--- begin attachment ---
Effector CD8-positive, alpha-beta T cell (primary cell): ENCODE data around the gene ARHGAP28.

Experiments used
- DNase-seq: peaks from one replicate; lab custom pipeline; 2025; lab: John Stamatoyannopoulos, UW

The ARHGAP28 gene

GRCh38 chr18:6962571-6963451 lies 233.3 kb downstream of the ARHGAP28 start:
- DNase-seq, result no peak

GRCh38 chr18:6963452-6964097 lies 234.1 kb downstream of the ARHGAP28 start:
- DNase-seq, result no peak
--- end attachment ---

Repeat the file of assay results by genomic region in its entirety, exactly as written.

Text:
Effector CD8-positive, alpha-beta T cell (primary cell): ENCODE data around the gene ARHGAP28.

Experiments used
- DNase-seq: peaks from one replicate; lab custom pipeline; 2025; lab: John Stamatoyannopoulos, UW

The ARHGAP28 gene

GRCh38 chr18:6962571-6963451 lies 233.3 kb downstream of the ARHGAP28 start:
- DNase-seq, result no peak

GRCh38 chr18:6963452-6964097 lies 234.1 kb downstream of the ARHGAP28 start:
- DNase-seq, result no peak